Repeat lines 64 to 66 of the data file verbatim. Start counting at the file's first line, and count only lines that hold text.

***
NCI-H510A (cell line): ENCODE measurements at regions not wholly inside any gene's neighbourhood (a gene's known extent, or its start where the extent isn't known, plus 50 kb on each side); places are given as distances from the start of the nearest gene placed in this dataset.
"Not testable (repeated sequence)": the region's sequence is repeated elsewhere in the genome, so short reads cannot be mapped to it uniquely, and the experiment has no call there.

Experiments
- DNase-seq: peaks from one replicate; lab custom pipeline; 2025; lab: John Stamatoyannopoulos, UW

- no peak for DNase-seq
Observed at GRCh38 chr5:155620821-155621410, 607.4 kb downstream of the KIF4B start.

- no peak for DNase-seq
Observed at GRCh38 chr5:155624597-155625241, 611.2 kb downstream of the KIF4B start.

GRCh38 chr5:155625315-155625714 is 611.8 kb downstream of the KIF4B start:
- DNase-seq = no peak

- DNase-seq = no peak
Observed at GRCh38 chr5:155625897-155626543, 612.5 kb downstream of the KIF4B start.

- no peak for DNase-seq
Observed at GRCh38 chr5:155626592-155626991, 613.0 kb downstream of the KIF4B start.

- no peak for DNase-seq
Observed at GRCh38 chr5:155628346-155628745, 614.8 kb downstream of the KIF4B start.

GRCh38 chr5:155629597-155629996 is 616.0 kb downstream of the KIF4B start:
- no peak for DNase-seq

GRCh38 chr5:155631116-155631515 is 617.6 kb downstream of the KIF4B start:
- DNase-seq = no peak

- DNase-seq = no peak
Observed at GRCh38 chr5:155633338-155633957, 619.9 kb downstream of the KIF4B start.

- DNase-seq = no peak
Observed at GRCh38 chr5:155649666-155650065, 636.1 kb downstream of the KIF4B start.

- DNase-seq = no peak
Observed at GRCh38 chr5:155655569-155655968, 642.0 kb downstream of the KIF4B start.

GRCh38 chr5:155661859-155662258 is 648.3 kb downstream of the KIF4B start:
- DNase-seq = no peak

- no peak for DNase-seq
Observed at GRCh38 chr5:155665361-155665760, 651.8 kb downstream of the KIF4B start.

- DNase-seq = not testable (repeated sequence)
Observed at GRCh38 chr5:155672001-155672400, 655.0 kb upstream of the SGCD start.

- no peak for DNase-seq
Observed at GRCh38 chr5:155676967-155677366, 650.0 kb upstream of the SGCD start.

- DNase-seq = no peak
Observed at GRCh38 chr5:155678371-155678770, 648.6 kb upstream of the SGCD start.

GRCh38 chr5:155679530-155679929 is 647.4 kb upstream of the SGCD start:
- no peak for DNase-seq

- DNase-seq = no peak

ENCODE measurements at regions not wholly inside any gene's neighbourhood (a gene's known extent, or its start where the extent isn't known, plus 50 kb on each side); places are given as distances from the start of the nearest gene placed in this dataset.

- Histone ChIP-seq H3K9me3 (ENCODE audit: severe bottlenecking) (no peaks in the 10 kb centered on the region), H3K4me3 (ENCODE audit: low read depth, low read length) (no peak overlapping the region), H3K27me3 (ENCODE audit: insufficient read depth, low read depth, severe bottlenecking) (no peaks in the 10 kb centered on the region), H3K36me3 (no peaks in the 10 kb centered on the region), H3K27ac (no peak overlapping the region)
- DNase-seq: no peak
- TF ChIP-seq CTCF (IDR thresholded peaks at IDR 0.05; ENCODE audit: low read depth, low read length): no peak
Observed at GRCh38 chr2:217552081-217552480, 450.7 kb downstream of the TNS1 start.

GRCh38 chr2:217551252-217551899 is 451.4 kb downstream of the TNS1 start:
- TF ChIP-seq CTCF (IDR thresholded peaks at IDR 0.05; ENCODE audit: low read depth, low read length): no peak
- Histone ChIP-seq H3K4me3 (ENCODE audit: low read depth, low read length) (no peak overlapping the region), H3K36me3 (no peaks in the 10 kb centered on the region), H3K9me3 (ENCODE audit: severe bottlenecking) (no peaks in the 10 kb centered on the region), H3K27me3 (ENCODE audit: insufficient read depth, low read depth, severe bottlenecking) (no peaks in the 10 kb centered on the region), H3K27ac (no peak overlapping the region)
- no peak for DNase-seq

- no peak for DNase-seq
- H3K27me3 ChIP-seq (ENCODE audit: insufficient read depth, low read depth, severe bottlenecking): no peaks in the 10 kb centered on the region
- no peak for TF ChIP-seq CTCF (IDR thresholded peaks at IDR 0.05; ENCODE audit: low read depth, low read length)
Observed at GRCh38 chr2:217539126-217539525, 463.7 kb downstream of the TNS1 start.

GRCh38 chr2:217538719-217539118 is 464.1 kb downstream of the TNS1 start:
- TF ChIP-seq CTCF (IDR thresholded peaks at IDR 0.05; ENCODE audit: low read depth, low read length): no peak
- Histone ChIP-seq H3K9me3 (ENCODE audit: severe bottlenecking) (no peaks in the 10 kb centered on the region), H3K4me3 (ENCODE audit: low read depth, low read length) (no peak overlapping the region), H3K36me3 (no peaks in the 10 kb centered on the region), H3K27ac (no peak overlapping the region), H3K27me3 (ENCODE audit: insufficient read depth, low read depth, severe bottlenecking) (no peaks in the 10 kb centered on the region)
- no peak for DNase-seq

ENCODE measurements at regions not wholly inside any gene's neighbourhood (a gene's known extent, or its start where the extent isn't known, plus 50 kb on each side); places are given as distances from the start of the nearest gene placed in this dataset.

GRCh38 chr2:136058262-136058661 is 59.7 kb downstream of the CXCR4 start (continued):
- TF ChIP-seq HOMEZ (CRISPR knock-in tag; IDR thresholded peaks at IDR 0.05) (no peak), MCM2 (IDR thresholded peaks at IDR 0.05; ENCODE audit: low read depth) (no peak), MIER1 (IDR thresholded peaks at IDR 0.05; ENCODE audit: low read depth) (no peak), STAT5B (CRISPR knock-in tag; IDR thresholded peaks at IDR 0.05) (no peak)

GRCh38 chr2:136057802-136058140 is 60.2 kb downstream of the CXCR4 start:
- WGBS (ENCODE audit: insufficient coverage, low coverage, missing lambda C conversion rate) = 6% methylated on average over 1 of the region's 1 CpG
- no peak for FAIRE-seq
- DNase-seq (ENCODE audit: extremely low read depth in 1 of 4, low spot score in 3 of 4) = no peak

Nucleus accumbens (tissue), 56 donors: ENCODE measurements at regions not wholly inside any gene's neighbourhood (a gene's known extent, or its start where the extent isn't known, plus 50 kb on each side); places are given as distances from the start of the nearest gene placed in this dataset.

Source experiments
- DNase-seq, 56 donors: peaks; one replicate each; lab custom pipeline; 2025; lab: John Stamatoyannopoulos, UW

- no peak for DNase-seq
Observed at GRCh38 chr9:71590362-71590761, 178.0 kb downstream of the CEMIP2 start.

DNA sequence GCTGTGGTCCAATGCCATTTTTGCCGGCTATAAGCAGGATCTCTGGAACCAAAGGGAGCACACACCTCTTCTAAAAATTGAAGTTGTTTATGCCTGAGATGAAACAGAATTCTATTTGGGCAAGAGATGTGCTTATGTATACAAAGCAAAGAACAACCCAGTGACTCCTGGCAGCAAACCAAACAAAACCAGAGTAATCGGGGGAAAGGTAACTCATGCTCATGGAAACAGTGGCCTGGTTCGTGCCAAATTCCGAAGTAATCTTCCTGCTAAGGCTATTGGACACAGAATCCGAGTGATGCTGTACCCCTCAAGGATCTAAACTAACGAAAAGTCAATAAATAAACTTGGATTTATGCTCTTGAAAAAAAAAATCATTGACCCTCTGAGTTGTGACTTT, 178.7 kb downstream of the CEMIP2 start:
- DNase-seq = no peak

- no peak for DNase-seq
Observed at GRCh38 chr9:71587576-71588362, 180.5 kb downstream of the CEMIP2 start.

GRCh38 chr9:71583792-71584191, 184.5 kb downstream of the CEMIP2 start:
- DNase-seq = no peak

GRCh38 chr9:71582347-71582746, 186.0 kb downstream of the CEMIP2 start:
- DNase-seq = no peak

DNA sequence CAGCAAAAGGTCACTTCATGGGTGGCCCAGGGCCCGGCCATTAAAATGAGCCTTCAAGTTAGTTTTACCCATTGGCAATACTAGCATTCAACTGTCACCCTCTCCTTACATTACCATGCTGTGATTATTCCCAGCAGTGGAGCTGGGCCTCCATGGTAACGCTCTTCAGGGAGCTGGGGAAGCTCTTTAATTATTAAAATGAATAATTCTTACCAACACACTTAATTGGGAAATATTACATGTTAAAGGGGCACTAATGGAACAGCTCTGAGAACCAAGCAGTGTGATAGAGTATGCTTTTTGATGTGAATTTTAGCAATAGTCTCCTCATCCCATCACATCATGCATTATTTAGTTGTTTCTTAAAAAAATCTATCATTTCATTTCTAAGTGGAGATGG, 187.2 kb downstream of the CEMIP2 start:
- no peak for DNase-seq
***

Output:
Nucleus accumbens (tissue), 56 donors: ENCODE measurements at regions not wholly inside any gene's neighbourhood (a gene's known extent, or its start where the extent isn't known, plus 50 kb on each side); places are given as distances from the start of the nearest gene placed in this dataset.

Source experiments
- DNase-seq, 56 donors: peaks; one replicate each; lab custom pipeline; 2025; lab: John Stamatoyannopoulos, UW